Must you have an epidural? — The Bump
VBAC

Must you have an epidural?

I'm 22 weeks.  My doctor, who I love, has been saying all along she supports VBACs and I've been dreaming of my natural birth.  Then at my last appointment she sprang on me that a VBAC requires not laboring at home, coming in as soon as labor starts, and an epidural.  I was taken back and just assumed this must be what all VBACs require and just sort of agreed to everything she was saying.  After reading some articles, this doesn't seem to be the case.   I wonder if I can have a walking epidural under this senerio or if it has to be a classic epidural?  I hate to intentionally ignore my doctor's advice--a woman I respect and admire, but I am feeling like I should if I want to have a successful VBAC.  What are your thoughts/advice out there in bump land?

 

 

Re: Must you have an epidural?

  • Some doctors/hospitals have these policies in place in case you rupture to better facilitate an emergency c-section.  The question I would ask is are these policies medically driven or liability driven?  Sometimes hospital policy is because their malpractice insurance says they have to something a certain way, not because it is good medicine.  

    As for "requires" I would ask what they mean by that.  If you do labor at home or refuse the epidural will they try to transfer you to another facility?  Will they attempt to pressure you into a c-section?  Will they attempt to obtain a court order to do the surgery against your will?
  • From what I've experienced and heard here from others - an epidural is not always or even often required.  My doc certainly doesn't require one - though he does want me to have a heplock - so they can administer drugs quickly and my vein is open (stress or shock can shut down veins) - which I'm fine with (but nothing in the heplock)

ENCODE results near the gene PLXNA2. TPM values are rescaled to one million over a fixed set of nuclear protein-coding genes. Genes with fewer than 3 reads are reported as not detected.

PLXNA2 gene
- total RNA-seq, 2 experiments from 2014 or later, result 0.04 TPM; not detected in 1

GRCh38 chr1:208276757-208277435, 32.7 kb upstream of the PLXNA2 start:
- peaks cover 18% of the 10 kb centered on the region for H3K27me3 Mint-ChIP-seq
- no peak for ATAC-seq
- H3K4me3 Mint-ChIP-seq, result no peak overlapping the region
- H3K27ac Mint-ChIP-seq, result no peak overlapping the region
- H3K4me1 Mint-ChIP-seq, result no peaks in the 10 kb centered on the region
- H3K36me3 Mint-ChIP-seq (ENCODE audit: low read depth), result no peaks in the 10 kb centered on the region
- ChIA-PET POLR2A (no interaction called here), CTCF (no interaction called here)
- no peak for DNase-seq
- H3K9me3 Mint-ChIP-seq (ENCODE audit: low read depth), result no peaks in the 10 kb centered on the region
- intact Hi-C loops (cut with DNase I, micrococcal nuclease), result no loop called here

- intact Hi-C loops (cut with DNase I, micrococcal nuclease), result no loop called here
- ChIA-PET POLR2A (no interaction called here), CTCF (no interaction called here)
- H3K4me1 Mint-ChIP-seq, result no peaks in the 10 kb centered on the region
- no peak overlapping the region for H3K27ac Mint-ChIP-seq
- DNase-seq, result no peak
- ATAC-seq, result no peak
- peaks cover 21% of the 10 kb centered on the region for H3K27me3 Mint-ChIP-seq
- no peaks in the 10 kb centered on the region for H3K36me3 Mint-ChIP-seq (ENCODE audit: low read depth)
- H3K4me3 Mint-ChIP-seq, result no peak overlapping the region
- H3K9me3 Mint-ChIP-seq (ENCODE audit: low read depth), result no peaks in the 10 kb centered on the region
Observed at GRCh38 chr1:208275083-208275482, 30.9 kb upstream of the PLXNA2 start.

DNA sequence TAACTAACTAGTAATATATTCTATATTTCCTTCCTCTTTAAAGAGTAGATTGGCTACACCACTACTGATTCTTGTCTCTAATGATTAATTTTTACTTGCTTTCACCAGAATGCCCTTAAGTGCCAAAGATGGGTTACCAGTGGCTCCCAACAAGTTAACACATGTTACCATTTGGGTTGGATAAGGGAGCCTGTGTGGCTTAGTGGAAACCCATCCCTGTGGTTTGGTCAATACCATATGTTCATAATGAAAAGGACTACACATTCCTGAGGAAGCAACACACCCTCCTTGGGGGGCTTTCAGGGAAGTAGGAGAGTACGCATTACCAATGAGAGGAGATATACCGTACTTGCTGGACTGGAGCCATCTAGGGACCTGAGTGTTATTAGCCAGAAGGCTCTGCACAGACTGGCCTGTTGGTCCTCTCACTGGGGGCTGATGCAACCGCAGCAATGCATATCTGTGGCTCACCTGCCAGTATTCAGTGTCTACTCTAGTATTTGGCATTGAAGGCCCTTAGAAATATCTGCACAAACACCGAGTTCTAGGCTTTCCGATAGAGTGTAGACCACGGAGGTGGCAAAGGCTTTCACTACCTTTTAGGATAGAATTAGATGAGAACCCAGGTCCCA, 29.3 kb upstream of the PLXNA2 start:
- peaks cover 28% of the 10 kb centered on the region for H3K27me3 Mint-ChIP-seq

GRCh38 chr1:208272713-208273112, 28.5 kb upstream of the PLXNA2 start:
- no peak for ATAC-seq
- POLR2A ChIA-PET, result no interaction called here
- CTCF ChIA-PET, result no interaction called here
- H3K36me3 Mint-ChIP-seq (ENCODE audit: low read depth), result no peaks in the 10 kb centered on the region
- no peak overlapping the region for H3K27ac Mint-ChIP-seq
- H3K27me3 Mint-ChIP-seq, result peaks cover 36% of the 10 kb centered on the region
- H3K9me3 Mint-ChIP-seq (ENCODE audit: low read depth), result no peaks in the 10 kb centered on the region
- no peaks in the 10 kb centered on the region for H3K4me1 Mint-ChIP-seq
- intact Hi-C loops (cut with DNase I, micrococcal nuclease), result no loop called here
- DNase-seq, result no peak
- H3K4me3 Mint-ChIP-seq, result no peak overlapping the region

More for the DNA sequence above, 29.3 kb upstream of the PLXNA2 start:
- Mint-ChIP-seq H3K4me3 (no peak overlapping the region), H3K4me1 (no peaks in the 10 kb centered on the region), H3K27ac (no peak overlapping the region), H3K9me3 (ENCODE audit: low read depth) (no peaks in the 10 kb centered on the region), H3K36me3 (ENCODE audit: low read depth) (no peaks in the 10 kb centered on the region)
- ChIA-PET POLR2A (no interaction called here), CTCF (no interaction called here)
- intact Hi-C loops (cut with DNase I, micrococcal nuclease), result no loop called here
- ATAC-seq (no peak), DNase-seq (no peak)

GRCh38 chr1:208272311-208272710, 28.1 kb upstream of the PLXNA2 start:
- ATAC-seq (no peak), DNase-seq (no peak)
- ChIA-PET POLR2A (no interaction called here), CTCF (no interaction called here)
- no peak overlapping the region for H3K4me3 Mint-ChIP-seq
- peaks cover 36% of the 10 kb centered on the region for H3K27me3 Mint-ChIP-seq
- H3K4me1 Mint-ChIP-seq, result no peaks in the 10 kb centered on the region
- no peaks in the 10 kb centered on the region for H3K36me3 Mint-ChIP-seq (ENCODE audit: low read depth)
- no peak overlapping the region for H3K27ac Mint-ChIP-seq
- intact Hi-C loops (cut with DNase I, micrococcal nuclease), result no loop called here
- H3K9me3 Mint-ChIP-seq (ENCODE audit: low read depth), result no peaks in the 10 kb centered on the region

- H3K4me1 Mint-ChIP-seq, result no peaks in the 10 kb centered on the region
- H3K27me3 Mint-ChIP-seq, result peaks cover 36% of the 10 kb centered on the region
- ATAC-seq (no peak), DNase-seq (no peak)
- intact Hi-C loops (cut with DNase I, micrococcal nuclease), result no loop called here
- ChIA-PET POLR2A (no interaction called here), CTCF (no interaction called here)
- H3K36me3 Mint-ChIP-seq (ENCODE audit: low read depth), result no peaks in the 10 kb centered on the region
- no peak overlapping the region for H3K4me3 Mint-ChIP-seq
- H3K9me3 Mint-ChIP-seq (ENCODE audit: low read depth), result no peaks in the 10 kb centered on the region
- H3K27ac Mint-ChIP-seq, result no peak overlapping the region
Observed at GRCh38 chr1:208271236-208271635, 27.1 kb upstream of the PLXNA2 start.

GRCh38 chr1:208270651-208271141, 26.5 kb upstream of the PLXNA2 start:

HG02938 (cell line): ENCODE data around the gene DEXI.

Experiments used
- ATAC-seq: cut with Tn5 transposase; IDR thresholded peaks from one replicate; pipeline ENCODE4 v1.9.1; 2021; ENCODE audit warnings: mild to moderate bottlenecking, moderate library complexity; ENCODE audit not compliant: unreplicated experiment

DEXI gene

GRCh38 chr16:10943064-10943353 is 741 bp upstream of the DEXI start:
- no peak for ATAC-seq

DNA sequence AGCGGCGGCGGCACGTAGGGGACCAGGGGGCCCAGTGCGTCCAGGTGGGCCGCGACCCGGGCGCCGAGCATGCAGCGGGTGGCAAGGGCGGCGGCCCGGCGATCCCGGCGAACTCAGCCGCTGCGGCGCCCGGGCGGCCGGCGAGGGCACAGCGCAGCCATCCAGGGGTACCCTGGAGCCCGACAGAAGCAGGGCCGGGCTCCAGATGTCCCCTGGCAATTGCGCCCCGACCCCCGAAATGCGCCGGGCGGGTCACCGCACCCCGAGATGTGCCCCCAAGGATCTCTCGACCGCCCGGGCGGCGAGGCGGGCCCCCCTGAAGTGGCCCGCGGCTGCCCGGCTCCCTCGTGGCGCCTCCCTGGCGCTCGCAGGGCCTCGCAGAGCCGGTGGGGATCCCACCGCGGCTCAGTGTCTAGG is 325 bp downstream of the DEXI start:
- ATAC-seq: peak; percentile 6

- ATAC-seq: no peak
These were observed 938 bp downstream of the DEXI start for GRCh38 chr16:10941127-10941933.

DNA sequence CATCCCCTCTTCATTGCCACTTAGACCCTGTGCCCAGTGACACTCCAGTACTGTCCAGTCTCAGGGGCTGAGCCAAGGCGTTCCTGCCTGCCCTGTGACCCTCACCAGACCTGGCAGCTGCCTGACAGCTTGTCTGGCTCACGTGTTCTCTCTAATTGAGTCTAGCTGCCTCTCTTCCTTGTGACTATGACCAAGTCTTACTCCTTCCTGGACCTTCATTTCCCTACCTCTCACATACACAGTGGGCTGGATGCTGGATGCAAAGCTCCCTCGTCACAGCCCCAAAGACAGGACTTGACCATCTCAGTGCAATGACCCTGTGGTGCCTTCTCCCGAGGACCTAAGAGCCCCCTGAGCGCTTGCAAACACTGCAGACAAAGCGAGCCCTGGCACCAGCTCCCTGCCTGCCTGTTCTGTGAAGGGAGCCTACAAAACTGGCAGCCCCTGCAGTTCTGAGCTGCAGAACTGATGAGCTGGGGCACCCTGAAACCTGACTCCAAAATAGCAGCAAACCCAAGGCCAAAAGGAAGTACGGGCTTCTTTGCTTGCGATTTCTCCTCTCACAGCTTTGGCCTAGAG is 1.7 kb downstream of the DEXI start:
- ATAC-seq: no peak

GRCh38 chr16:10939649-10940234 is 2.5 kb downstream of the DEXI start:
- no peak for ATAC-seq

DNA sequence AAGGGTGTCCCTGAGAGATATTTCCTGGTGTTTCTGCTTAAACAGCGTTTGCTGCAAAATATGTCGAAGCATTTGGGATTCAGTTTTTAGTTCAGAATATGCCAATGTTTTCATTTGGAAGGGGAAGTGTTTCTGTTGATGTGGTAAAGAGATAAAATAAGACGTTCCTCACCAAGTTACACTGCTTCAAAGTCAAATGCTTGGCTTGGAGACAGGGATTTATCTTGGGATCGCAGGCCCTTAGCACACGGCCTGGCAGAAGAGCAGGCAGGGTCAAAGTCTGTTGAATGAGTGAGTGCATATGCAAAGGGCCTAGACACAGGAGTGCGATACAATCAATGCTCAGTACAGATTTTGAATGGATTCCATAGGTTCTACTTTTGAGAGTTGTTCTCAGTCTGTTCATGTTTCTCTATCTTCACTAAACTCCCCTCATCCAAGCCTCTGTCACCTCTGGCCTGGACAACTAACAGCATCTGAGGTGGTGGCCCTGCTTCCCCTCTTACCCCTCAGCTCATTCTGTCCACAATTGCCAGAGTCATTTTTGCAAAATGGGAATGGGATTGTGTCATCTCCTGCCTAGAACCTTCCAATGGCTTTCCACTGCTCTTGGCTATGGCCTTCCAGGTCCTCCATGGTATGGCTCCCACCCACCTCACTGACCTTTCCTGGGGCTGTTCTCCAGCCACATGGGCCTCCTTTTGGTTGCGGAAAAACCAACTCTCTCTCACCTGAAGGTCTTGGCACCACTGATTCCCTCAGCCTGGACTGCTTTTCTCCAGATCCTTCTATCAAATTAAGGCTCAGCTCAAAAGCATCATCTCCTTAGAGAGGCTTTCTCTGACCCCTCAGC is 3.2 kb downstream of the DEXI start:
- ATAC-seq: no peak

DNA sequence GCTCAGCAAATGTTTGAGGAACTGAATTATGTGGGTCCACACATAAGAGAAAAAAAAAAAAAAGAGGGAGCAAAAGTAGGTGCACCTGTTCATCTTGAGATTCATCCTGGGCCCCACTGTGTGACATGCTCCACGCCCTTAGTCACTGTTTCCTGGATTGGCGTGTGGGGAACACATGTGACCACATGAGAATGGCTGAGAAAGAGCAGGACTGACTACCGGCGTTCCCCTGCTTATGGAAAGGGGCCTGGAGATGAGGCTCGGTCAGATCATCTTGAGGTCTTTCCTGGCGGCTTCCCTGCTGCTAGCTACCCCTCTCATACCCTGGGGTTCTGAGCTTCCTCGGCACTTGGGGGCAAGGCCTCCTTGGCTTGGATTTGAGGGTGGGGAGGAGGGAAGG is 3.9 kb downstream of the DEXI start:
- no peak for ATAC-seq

At 38 weeks, my doc did an u/s that measured the thickness of my c/s scar, and it gave him an idea of how stretched it is and how likely it might be to tear - mine is good so he is less concerned that I'll tear than if he didn't know.  I think this knowledge is good.

    Getting there early is also not always required.  My doc wants me there when ctx are between 2-5 minutes apart.  And also I know the longer you're there, the more chance they have at wanting interventions.

    Also, beware of the bait and switch some docs do, when they assure you they're totally vbac friendly at first and then change that when you get real close to delivering.  You still have enough time to shop around for another doc, or other opinions. 

    I'd also really suggest a doula. Even though I'm having #3 and my 2nd VBAC, its amazing what she knows to suggest I do for positioning, etc and how to see what the docs and nurses are 'up to' and can head off interventions with lots of questions, suggestions discussions, etc.

    The more preparation you can have the better.  Good luck!  


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  • skioskio member
    Go to the hospital when you feel like it. There's no need to even tell your OB you're in labor; that "requirement" is crap. Laboring at home for as long as you can is important to minimizing intervention.

    I agree with pp that a lot of this stuff is to protect themselves, not you. Talk to your OB about the epi; tell her you'd rather not. My OB recommended an epi and I said no thanks. I was we'll aware that in case of an emergency, I'd be knocked out. I preferred that to having an epi 'just in case.'

    Advocate for yourself. If you're not comfortable with these things, tell her you're not. Talk about alternatives. Tell her that you want your birth to go a certain way, and if she doesn't support it, find a new provider. I know it's hard; I'm very non-confrontational, but I was firm when it came to certain things about my VBAC. Labor at home, no epi, no unnecessary ultrasounds, no induction. And it all went perfectly because I stuck to my guns.